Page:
I see it did cite a specific vegan hazard ratio, however that ratio is tied with pescetarianism in men, and well above both pescetarianism and 1/week meat consumption in women. If you take this at face value it suggests small-but-present meat consumption, in addition to millk and eggs, are good for women, and fish at least is good for men.  [Note that the pescevegetarian and semivegetarian categories include unlimited milk and egg consumption]  
3Elizabeth9mo
Oh cool, I misread a comment from the author.

[note: this comment was edited after people's replies.]

Someone on the EA Forum brought up an interesting study

AHS-2 [the Adventist Health Study 2] does have some comparisons between omnivores to vegans. From the abstract: "the adjusted hazard ratio (HR) for all-cause mortality in all vegetarians combined vs non-vegetarians was 0.88 (95% CI, 0.80–0.97). The adjusted HR for all-cause mortality in vegans was 0.85 (95% CI, 0.73–1.01)". So depending on how strict you are being with statistical significance there's somewhere between a small signal and no signal

... (read more)
2Elizabeth9mo
It feels weird to me that you describe this as "missing context", when the whole point of the post is "I might be missing evidence, please show it to me". The 7DA data is easily the best answer I've gotten so far and it makes me very glad I asked.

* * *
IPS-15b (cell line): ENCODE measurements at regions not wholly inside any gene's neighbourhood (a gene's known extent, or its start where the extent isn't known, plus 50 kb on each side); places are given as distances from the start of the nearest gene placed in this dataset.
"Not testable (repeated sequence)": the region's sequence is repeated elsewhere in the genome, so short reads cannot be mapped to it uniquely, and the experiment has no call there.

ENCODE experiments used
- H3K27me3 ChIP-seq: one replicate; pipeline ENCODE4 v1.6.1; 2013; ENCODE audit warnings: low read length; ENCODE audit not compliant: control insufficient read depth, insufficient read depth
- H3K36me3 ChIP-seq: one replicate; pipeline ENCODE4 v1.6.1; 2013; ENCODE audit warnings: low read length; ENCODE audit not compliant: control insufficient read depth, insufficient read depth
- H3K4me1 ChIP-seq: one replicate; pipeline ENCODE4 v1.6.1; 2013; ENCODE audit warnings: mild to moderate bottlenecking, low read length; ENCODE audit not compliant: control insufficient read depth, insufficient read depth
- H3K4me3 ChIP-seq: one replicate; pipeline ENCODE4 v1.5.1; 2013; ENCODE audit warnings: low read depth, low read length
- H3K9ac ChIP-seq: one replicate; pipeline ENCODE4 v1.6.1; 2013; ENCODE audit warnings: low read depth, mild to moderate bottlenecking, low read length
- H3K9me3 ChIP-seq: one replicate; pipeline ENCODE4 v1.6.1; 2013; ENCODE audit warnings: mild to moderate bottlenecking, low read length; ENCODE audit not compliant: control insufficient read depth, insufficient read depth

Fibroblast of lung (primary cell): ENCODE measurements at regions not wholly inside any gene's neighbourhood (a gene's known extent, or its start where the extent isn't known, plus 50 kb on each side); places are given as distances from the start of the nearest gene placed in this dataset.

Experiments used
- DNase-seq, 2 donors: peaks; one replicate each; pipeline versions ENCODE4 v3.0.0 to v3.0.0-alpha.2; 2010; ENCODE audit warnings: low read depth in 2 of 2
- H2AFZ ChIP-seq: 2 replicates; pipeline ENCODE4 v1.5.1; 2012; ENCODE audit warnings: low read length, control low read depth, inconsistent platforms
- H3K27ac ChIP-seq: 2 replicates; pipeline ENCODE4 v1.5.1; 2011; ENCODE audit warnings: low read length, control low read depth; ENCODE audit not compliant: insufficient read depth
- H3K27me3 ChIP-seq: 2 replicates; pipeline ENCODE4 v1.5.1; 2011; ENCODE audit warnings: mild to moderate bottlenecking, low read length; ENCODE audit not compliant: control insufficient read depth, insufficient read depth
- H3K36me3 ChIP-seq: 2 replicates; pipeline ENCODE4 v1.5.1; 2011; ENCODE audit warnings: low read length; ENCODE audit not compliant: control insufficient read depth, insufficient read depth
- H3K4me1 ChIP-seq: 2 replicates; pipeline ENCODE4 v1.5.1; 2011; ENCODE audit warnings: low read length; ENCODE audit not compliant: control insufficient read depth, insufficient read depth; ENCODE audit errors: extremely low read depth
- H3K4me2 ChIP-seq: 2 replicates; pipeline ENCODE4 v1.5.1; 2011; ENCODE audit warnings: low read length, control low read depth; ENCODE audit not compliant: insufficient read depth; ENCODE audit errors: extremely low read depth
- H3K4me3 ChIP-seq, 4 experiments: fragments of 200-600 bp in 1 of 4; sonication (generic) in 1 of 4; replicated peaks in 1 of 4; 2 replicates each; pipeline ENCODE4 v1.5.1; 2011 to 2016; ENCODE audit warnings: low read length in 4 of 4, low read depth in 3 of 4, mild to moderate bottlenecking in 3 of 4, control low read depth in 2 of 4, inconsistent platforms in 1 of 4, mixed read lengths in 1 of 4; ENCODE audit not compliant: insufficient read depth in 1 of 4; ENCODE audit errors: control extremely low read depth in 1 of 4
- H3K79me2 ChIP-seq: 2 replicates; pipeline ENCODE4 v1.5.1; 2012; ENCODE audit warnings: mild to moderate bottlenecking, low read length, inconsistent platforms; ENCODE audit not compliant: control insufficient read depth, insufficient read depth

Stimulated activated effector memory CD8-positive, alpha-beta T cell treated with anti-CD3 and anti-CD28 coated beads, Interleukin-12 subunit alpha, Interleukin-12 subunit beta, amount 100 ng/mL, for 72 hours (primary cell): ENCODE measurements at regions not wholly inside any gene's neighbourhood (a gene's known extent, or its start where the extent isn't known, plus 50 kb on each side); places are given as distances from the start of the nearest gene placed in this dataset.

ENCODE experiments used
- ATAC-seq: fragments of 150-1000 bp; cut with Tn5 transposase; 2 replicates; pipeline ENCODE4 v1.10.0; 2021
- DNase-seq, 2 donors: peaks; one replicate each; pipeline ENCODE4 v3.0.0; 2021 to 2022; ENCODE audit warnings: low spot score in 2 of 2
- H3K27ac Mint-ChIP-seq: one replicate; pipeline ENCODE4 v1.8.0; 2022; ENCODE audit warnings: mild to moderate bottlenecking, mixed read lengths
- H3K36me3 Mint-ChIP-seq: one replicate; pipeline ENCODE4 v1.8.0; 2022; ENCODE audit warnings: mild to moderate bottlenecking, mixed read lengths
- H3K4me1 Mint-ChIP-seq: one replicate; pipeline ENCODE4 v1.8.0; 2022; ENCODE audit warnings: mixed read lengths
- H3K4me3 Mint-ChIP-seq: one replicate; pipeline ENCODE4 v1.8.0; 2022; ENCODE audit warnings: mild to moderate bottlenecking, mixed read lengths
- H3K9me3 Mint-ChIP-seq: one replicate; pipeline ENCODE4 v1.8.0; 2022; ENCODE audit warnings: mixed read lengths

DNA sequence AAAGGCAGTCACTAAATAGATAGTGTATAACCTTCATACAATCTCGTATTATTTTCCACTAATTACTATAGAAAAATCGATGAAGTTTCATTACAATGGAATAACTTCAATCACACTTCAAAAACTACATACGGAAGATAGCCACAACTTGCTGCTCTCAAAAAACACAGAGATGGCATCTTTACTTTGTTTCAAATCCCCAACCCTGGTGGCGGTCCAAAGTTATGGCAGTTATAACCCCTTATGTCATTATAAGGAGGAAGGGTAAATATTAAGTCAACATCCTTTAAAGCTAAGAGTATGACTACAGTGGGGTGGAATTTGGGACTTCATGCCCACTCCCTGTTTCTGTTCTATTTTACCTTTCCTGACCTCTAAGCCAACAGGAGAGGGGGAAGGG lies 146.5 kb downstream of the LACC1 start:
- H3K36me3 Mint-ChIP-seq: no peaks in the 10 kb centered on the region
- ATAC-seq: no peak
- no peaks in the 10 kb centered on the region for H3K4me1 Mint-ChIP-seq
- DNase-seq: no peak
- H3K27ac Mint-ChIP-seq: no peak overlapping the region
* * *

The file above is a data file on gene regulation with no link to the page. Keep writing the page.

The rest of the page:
2Elizabeth9mo
  I did. I also provided tests and supplement suggestions (none of which, AFAIK, led to anyone resuming animal consumption), and tried to get the ball rolling on vegans helping vegans. I kept getting pushback, public and private, that felt extremely epistemically uncooperative. People did not necessarily outright say "everyone can switch to veganism naively and suffer no trade-offs", but the things they did say only made sense if that were true. This post is an attempt to get clarity on a fairly narrow question. I get why it feels loaded, but anything less blunt or less focused got rebuffed in obfuscated ways. I love the Adventist study and hope to get to a deep dive soon. However since it focuses on vegetarians, not vegans, and I think those are very different, I don't expect it to update me much about veganism. I also don't think it will be informative about uninformed diets or transitions, since these are people growing up a culture that holds their dietary choices rather than switching.  The cardiac RCT looks very interesting, I will need some time to dig into that. Before I do, are there any flaws you want to declare ahead of time? Is this a paper you personally put high confidence in?
3Vaniver9mo
I read the post not as claiming that veganism has deeper ex ante problems, but that responsible vegan advocacy should include the PSA you mention (or people should convince Elizabeth that the PSA is not actually necessary).

When you commissioned this post from GPT-4, it wrote a note at the end. I don't see it here. Why did you remove it?

This was its note: